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Legal Dictionary

involuntary manslaughter

Definition of involuntary manslaughter

Further reading

Involuntary manslaughter is the unlawful killing of a human being without malice aforethought. It is distinguished from voluntary manslaughter by the absence of intention. It is normally divided into two categories; constructive manslaughter and criminally negligent manslaughter.

Constructive manslaughter

Constructive manslaughter is also referred to as ‘unlawful act' manslaughter. It is based on the doctrine of constructive malice, whereby the malicious intent inherent in the commission of a crime is considered to apply to the consequences of that crime. It occurs when someone kills, without intent, in the course of committing an unlawful act. The malice involved in the crime is transferred to the killing, resulting in a charge of manslaughter.

For example, a person who runs a red light in their vehicle and hits someone crossing the street could be found to intend or be reckless as to assault or criminal damage (see DPP v Newbury). There is no intent to kill, and a resulting death would not be considered murder, but would be considered involuntary manslaughter. The accused's responsibility for causing death is constructed from the fault in committing what might have been a minor criminal act.

United States law

In the United States, misdemeanor manslaughter is a lesser version of felony murder, and covers a person who causes the death of another while committing a misdemeanor - that is, a violation of law which doesn't rise to the level of a felony. This may automatically lead to a conviction for the homicide, if the misdemeanor involved a law designed to protect human life. Many violations of safety laws are infractions, which means a person can be convicted regardless of mens rea.

English law

Constructive manslaughter in English Law is committing an unlawful dangerous act which causes death. The associated doctrine of constructive murder, under which killing in the course of committing a felony led to a charge of murder, was abolished by the Homicide Act 1957.

There are three requirements for constructive manslaughter:

  • The defendant must do an unlawful act. This must be a criminal, not civil, offence and must involve mens rea of intention or recklessness. Crimes involving negligence or omission will not suffice.
  • The act must be dangerous. Whether the act is dangerous is objectively judged from the point of view of a sober and reasonable person present at the scene who witnessed the act. The defendant need not be aware the act is dangerous and the act need not be directed at the victim.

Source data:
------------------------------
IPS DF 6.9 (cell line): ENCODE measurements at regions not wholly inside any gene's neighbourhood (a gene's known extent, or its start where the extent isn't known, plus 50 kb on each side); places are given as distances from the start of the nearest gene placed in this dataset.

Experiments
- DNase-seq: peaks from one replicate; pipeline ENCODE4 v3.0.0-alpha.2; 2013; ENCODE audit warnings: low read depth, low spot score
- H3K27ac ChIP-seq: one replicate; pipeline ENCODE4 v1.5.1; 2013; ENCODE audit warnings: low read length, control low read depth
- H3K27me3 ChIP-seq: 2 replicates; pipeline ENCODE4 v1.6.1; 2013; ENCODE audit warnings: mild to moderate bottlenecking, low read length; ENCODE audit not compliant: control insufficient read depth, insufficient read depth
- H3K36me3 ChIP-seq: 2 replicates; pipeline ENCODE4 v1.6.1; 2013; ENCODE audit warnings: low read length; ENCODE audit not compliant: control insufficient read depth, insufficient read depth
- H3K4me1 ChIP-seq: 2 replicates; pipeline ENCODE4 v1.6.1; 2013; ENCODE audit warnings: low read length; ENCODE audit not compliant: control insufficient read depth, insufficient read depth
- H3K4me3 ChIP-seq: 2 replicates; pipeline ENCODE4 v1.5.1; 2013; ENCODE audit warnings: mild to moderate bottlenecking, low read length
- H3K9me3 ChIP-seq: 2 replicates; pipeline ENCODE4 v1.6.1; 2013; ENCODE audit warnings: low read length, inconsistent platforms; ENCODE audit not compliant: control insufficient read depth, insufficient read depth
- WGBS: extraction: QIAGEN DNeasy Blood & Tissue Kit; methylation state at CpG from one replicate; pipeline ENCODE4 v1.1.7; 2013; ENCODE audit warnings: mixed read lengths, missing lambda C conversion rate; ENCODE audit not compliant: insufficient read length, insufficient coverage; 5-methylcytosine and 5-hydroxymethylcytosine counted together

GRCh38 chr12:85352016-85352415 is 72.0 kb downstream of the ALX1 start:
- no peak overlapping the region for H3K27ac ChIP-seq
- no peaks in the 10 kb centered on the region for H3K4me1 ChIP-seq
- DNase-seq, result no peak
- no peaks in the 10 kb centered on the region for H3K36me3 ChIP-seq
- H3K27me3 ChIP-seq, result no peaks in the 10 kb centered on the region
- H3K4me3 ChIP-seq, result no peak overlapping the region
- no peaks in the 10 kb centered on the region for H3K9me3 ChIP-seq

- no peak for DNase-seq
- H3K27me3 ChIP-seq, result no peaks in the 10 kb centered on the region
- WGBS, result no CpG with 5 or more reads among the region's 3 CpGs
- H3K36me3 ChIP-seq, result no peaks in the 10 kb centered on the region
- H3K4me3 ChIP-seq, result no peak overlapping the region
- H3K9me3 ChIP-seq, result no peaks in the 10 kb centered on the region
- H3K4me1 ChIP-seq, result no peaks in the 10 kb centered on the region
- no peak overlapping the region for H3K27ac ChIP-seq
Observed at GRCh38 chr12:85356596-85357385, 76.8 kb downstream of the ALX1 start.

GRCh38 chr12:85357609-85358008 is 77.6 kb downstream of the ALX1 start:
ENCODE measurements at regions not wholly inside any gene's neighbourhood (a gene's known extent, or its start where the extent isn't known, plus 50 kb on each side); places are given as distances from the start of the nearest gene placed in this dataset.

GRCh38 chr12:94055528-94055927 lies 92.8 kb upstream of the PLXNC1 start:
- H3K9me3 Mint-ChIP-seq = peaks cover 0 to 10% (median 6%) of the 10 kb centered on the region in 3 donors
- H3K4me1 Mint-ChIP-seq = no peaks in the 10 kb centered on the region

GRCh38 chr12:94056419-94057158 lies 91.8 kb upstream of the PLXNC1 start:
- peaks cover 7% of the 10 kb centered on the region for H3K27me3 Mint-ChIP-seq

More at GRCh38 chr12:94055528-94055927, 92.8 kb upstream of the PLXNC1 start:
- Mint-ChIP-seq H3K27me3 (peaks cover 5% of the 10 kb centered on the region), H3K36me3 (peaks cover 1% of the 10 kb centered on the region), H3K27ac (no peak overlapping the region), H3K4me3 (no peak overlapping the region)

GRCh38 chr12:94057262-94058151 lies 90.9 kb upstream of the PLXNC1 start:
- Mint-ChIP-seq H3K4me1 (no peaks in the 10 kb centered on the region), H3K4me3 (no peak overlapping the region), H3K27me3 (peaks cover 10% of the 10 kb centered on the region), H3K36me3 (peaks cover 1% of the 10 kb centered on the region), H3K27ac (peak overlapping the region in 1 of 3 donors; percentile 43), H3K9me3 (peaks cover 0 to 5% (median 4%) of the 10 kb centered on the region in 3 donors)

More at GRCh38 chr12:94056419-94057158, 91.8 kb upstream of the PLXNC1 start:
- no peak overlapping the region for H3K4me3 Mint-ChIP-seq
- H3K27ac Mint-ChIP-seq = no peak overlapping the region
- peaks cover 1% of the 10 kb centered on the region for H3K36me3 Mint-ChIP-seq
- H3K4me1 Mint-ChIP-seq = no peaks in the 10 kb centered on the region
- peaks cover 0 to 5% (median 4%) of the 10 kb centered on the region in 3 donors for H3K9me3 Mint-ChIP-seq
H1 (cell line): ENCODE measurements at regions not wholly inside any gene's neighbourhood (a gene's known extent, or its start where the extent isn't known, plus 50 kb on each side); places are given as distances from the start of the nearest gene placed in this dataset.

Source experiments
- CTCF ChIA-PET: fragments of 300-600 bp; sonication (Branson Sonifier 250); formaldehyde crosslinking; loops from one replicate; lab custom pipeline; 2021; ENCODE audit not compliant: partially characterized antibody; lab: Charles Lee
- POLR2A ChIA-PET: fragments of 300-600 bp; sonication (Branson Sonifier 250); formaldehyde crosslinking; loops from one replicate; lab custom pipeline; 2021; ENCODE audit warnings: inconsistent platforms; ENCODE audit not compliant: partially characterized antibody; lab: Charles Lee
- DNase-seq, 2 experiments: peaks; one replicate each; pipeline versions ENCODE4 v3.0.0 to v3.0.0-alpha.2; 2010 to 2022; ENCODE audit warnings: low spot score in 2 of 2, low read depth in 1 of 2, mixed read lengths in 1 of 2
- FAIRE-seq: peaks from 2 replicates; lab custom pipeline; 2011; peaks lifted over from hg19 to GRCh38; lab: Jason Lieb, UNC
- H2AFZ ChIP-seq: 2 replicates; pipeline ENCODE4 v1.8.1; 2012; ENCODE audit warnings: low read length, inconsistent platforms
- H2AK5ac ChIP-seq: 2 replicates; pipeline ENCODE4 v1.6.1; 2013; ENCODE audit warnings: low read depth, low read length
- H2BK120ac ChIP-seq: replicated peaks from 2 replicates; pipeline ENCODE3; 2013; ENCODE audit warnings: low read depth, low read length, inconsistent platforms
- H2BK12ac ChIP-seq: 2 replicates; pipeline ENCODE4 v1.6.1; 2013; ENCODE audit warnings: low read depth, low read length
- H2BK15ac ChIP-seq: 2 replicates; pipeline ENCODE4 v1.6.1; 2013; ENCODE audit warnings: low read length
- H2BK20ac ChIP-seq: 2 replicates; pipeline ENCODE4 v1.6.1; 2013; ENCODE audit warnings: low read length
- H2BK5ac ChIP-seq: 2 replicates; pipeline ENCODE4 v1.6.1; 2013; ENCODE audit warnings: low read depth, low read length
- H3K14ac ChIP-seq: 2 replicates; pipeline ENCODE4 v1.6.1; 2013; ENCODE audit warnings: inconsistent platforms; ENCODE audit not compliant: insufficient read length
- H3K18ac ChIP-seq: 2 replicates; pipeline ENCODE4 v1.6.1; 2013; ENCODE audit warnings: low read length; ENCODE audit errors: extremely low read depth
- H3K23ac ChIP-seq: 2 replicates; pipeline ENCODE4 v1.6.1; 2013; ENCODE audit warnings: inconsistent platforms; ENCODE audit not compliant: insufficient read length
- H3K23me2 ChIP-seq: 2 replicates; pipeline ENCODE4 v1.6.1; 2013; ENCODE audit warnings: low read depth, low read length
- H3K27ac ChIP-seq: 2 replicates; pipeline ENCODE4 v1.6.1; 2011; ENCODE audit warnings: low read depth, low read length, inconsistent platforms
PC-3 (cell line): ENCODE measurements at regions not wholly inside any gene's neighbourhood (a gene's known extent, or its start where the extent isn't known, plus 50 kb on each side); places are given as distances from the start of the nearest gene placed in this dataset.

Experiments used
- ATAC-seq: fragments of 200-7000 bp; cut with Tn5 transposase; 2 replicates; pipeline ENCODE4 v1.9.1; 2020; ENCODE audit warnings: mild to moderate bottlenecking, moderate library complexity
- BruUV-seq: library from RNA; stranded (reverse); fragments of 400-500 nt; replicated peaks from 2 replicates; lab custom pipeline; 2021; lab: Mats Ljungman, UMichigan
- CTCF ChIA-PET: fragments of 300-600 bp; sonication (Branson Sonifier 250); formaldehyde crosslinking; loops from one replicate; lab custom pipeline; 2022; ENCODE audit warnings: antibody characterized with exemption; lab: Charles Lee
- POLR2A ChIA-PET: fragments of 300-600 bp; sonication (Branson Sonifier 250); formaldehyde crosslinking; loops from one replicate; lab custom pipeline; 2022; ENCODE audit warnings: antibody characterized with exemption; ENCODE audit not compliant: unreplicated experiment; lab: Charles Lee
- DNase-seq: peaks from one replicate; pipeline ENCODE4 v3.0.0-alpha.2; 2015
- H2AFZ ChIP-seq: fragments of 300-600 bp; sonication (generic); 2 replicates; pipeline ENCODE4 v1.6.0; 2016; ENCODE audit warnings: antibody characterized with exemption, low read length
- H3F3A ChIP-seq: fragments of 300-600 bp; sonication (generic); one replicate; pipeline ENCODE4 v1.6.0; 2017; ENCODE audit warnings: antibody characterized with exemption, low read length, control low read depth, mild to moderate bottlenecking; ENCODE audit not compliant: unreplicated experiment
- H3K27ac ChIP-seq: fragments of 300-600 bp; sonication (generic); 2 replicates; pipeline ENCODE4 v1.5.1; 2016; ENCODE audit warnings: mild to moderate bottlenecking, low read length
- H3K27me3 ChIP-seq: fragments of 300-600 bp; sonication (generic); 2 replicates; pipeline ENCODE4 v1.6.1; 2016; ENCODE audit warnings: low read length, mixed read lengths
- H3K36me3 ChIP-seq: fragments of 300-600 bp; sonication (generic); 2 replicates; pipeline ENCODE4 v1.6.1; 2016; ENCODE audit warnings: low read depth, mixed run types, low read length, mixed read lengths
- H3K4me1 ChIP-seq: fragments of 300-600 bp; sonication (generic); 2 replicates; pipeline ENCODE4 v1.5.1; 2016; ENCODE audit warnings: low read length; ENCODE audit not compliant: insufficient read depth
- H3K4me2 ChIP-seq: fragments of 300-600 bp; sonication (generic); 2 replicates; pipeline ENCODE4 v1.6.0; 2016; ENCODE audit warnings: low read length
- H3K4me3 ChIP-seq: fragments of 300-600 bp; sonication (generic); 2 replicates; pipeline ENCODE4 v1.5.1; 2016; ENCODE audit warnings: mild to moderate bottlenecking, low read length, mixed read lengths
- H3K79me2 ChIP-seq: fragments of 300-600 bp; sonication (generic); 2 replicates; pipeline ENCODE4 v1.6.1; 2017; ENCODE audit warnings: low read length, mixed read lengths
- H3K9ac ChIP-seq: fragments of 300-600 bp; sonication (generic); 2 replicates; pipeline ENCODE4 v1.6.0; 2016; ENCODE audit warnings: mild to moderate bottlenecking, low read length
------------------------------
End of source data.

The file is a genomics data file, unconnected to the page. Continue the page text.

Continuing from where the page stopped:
• The act must cause the death of the victim.

Criminally negligent manslaughter

Criminally negligent manslaughter is variously referred to as criminally negligent homicide in the United States, gross negligence manslaughter in England and Wales. In Scotland and some Commonwealth of Nations jurisdictions the offence of culpable homicide might apply.

It occurs where death results from serious negligence, or, in some jurisdictions, serious recklessness. A high degree of negligence is required to warrant criminal liability. A related concept is that of willful blindness, which is where a defendant intentionally puts himself in a position where he will be unaware of facts which would render him liable.

Criminally negligent manslaughter occurs where there is an omission to act when there is a duty to do so, or a failure to perform a duty owed, which leads to a death. The existence of the duty is essential because the law does not impose criminal liability for a failure to act unless a specific duty is owed to the victim. It is most common in the case of professionals who are grossly negligent in the course of their employment. An example is where a doctor fails to notice a patient's oxygen supply has disconnected and the patient dies (R v Adomako).

United States law

In jurisdictions such as Pennsylvania, if a person is so reckless as to "manifest extreme indifference to human life", the defendant may be guilty of aggravated assault as well as of involuntary manslaughter.

In many jurisdictions such as California, malice may be found if gross negligence amounts to willful or depraved indifference to human life. In such a case, the wrongdoer may be guilty of second degree murder.

English law

In English law, gross negligence is the test for manslaughter. The crime was defined in R v Bateman as 'to show such disregard for life and the safety of others as to amount to a crime against the state and conduct deserving of punishment. In R v Adomako the House of Lords affirmed R v Bateman, and set out the five elements required for negligence:

  • A duty of care owed by the defendant to the victim.
  • A breach of that duty.
  • A risk that the defendant's conduct could cause death.
  • Evidence that the breach of duty caused the victim's death.
  • The defendant fell so far below the standards of the reasonable man in that situation that he should be labelled grossly negligent and deserving of criminal punishment.

It is for the jury to decide what constitutes 'grossly negligent behaviour'.

References:

  1. Wiktionary. Published under the Creative Commons Attribution/Share-Alike License.



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